Why the Death Penalty Should be Federally Abolished
Forms of capital punishment have existed in the United States since colonial times, adopted from the influence of British settlers. While the United Kingdom abolished criminal executions by 1965, however, the United States continues its federal implementation to this day (“This Day in History”, 2020). Michigan was the first state to abolish the death penalty in 1846, followed by Rhode Island, Wisconsin, and limitations by several other states (“State by State”, n.d.). While the abolition movement has continued in waves since the 18th century, 27 states, including California, still enforce the death penalty today (“State by State”, n.d.). Lethal injection is the most common modern-day method of capital punishment, but multiple states also authorize the use of electrocution, firing squads, gas chambers, and hanging (“Methods of Execution”, n.d.).
Nearly all 50 states with the exception of Alaska offer the alternative sentence of natural life in prison without the possibility of parole (LWOP) (Nellis, 2013). Prior to 1970, only about 7 states enacted the life without parole sentence, but this number quickly rose with the Furman vs. Georgia case of 1972 in which the Supreme Court temporarily ruled that capital punishment was unconstitutional and applied arbitrarily in a discriminatory manner (Nellis, 2013; “Furman v. Georgia”, n.d.). While this was overturned only four years later in the case of Gregg v. Georgia, which declared the death penalty would still be protected conditionally, LWOP has only continued to increase in popularity in the justice system (“Gregg v. Georgia”, n.d.).
Capital punishment has been a controversial point of debate in the justice system since its implementation. This gave rise to the death penalty abolitionist movement in the 19th century (“The Abolitionist Movement”, n.d.). The death penalty’s controversy stems widely from its violation of the right to life. According to the ACLU, the drafters of the Universal Declaration of Human Rights considered abolishment of capital punishment which was eventually adopted globally through the Second Optional Protocol to the International Covenant on Civil and Political Rights which prohibits executions to advocate for the total abolishment of the death penalty (“Human Rights and the Death Penalty”, n.d.; “UN Treaty Collection”, n.d.). As of now, the United States has yet to sign and participate in this treaty.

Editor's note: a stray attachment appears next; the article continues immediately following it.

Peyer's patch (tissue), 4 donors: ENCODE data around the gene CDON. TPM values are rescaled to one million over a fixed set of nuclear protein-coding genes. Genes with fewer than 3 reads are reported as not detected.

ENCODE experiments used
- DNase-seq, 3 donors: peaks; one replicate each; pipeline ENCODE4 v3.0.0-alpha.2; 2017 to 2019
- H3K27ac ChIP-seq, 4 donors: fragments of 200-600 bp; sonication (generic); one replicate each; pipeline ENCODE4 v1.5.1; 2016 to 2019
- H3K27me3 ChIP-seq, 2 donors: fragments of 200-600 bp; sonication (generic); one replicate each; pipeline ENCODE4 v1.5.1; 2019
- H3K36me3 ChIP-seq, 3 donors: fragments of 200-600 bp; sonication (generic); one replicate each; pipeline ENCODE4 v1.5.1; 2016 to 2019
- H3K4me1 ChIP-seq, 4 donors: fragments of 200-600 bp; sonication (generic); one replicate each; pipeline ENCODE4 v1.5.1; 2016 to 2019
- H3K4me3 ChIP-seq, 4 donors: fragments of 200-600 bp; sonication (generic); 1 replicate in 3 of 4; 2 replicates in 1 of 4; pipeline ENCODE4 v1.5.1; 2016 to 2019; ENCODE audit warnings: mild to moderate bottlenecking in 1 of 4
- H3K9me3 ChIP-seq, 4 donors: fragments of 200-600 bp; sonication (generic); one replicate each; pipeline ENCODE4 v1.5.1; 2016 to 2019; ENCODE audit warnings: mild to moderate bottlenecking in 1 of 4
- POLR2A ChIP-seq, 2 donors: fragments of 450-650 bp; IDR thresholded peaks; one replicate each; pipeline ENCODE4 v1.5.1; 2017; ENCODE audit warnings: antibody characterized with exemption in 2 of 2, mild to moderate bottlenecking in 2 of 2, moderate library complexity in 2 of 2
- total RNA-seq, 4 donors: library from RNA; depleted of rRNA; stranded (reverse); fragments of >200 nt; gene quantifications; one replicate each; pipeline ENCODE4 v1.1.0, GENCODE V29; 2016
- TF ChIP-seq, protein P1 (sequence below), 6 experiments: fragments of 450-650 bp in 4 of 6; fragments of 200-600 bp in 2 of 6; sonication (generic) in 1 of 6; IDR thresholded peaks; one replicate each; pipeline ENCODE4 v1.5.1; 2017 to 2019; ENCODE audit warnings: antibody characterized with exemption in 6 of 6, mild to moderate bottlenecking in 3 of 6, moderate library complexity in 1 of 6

Contrary to popular belief by its supporters, the death penalty also utilizes more financial resources than LWOP and rehabilitation alternatives. In most states, death penalty cases cost nearly 70% more than non-death penalty cases (“Wasteful & Inefficient”, n.d.). The median cost of a death penalty case is about 1.26 million dollars, making them more expensive than the cost of life imprisonment (“Financial Facts About the Death Penalty”, n.d.). With the United States already spending around 81 billion dollars annually on prisons due to incredibly high incarceration rates, it would be more financially sound to opt for alternative sentences (Kuhn, 2021).
Since its establishment, legal executions have been heavily intertwined with racial discrimination and bias in prosecution. Historically, people of color are more likely to be sentenced to the death penalty than their white counterparts (Nellis, 2021). In the 19th and 20th centuries, lynchings were public killings used to terrorize and assert control over the Black community for even minor or fabricated criminal accusations (“Death Penalty”, n.d.). Rather than to serve legal punishment, lynchings were used to promote segregation and perpetuate harmful criminal stereotypes about Black Americans to aid white supremacist narratives By the 1900s, 75% of people in Southern states being sentenced to legal executions were Black, as court-ordered deaths started to resemble a modern-day replacement for lynching (“Death Penalty”, n.d.). The crimes resulting in lynching charges disproportionately involved black perpetrators and white victims, similar to the modern death penalty in which people convicted of murdering white victims are 17 times more likely to be sentenced to death than those murdering Black victims (“Death Penalty”, n.d.).